The last six weeks or so have been very up and down. Of course there have been many things happening. Tracy’s infection, waiting to hear back from Beacon Hill on my book proposal, working on the novel and the Career Woman proposal, and the new ministry I want to start here. Tracy is in D. C. again for a check-up. He will be there a couple of days because they have decided to change one of the antibiotics he’s on. So I am alone again. But for the last six weeks, anxiety has ruled my life until depression steps in and then I collapse. About every other week I have a two to three day bout of having no energy. I mean none. I can hardly move or think. All I want to do is sleep. That’s all I have energy for.

Through meditation and journaling I am coming to realize how negative I am. Particularly toward myself. It’s no wonder I’m always anxious and worried with the negative tapes I let run through my head. I am tired of running in circles, so I made an appointment and saw my psychaitrist yesterday. We talked about the anxiety and depression. We also talked about stopping the negative thoughts when they start and not letting them trip around in my head and cause havoc. He also added another medication to my anti-depressant to help with the anxiety. We also talked about relaxing when I start feeling stressed. When I start feeling anxious, stopping what I’m doing, and practicing a relaxation technique to relax and redirect my mind to think about something else.

Like everything else in life, clinical depression is a journey. I am writing out affirmations to replace the negative thoughts. I have done a good job today of catching negative thinking and not letting it run amok. I think it’s only one day. But that is how I have to live: one day at a time. Today I did the things I needed to do get out of this cycle of anxiety-depression-collapsing. I prayed and meditated, practiced yoga, was nice to myself, worked, and ate well. And that is good.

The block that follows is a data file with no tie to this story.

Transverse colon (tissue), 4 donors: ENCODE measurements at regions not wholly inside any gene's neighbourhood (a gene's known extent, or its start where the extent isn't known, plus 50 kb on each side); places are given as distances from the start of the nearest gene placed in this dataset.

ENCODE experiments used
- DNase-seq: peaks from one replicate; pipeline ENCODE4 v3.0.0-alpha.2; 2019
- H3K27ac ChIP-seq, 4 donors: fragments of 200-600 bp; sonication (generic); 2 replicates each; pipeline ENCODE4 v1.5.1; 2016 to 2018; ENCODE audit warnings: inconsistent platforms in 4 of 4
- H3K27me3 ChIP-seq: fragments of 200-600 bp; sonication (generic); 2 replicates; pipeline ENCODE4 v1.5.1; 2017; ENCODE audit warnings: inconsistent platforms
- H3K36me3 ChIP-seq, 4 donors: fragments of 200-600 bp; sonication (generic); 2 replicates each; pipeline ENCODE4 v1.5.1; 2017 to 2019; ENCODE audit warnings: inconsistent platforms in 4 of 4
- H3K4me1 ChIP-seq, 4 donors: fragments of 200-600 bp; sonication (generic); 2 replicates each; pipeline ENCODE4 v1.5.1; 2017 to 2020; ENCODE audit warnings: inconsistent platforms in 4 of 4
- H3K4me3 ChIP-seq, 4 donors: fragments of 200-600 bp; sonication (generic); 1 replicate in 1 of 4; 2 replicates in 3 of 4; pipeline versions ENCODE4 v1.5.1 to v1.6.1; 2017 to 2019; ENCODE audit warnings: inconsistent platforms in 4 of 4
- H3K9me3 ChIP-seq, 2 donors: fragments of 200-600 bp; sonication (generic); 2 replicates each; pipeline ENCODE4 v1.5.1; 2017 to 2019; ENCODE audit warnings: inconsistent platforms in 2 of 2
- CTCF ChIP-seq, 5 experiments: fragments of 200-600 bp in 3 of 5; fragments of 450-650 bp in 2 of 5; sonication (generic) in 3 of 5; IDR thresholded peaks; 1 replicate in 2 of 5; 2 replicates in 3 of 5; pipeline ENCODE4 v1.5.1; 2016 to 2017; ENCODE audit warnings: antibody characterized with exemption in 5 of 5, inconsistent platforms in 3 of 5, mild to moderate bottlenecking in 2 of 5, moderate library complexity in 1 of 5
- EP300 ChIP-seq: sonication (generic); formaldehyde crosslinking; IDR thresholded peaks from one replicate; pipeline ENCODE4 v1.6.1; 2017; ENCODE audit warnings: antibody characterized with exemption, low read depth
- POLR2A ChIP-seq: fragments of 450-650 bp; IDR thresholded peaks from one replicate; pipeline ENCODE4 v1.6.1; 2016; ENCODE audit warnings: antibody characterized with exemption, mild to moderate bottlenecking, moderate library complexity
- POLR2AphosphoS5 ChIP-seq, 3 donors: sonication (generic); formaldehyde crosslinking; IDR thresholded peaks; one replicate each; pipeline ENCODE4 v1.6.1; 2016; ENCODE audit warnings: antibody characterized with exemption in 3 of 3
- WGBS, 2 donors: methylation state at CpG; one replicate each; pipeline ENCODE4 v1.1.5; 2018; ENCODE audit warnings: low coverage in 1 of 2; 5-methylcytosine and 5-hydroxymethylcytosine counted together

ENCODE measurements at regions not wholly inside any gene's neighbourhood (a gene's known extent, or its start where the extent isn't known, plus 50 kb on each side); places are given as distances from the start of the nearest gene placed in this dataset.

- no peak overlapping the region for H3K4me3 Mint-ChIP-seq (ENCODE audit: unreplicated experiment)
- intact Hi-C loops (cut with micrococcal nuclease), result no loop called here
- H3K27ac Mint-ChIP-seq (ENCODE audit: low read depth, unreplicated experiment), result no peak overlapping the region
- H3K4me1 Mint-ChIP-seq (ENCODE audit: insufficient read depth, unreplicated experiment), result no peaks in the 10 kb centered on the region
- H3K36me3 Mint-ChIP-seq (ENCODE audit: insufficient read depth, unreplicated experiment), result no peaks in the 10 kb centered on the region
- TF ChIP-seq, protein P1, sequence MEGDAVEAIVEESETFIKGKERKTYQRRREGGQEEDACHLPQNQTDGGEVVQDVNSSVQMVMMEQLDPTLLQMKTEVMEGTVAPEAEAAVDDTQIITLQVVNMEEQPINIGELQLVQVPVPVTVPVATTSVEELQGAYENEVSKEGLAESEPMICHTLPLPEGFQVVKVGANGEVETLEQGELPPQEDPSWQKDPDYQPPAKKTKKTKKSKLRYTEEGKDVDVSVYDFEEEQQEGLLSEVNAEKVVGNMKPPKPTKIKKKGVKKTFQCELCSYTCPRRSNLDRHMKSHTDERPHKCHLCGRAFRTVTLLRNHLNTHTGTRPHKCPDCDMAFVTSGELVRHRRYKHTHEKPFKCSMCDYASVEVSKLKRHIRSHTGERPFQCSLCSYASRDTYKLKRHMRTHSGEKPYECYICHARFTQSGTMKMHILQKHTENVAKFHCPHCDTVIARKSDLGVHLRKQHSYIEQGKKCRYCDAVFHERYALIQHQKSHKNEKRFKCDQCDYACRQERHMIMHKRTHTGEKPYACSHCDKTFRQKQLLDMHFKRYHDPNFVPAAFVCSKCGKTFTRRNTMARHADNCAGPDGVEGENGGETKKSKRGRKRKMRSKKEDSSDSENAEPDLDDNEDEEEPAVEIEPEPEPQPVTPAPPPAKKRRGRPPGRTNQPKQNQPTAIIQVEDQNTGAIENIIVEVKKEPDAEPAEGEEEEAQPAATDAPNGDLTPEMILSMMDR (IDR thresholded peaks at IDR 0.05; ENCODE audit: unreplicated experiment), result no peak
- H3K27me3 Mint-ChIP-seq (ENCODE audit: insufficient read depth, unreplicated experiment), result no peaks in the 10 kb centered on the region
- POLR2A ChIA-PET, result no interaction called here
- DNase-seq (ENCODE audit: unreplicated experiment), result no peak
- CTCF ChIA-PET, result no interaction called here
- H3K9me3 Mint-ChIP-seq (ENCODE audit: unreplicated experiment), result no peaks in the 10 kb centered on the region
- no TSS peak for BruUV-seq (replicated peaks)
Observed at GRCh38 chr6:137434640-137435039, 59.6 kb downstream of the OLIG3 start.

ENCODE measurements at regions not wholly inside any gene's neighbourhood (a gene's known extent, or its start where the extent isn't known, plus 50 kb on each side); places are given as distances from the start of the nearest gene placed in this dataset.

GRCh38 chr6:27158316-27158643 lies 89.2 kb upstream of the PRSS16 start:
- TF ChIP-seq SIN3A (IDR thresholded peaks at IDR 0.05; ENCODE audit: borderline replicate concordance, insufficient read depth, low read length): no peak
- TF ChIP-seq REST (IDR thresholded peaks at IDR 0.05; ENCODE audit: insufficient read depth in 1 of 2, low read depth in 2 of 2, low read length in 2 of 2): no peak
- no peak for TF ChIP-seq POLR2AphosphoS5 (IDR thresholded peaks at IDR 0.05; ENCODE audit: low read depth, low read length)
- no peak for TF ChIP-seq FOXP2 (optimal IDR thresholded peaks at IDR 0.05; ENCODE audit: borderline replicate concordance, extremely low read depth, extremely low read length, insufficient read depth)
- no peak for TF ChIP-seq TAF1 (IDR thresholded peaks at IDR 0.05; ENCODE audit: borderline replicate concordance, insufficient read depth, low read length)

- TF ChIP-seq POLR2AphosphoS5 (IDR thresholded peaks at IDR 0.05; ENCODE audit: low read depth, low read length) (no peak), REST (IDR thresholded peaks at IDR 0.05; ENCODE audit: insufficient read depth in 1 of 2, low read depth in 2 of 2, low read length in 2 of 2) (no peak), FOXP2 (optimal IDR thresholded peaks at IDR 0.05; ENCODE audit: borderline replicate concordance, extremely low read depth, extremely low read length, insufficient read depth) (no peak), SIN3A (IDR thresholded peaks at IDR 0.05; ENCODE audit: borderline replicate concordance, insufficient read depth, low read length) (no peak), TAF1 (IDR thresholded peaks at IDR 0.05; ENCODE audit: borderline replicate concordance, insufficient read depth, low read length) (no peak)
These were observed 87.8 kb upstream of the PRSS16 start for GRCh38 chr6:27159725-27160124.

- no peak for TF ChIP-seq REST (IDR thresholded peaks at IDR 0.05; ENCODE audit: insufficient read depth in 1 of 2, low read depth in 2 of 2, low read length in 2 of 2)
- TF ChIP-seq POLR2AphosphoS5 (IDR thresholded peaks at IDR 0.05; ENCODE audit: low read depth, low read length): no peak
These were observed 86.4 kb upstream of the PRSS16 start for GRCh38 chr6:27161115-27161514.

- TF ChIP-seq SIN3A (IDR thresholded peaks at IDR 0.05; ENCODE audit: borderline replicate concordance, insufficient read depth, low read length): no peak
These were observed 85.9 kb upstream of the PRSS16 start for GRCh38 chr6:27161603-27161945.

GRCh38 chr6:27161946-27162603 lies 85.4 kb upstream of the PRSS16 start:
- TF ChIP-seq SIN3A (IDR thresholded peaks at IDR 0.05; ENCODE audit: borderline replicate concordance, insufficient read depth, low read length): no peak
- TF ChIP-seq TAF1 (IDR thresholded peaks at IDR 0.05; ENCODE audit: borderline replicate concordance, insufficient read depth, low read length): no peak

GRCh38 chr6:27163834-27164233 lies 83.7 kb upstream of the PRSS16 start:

My goal for most of this year has been to learn how to be nice to myself, to take care of myself, and to nurture myself. And to be okay with it–not feel selfish or that I’m wasting time. It is amazing how hard it is. It should not be this hard to simply take care of one’s self, to like one’s self, to love one’s self. The second command is to love your neighbor as yourself. Growing up I learned a lot about loving my neighbor, but no one taught me how to love and take care of myself. Now I am learning. Now I know how important it is to love me. But it so hard. Why is it so hard?

Although I fell pretty useless when I’m like this, I am trying to remember what I wrote just a couple of weeks ago. I say I’m in a fog when I’m depressed and not doing well. But when it is foggy outside, I love what it does to light. The light is not clear: it’s shimmery and ethereal. It looks otherworldly, and I wonder if those ghostly lights could lead to other worlds. I am enshrouded in fog, but my light is still shining. Does it shimmer in ethereal beauty like lights in fog? Can me and my light possible lead people to other worlds, other realities even in this fog?

Something inside of me says yes. I think that someone is the Holy Spirit letting me know God is with me. God is walking with me through all of this. God will give me the healing, strength, and grace I need to walk this path and still obey. It just may be different than I think it should be. I may not get as much done in a day as I want because I’m going to have to make time to take care of me: to pray and meditate, exercise, relax through the day, write and say affirmations to fight negativity. And there is nothing wrong with it. I cannot love people and pastor them if I do not love and take care of myself.

Related Links:
Fogs of Depression
Depression and Spiritual Direction
The Last Couple of Weeks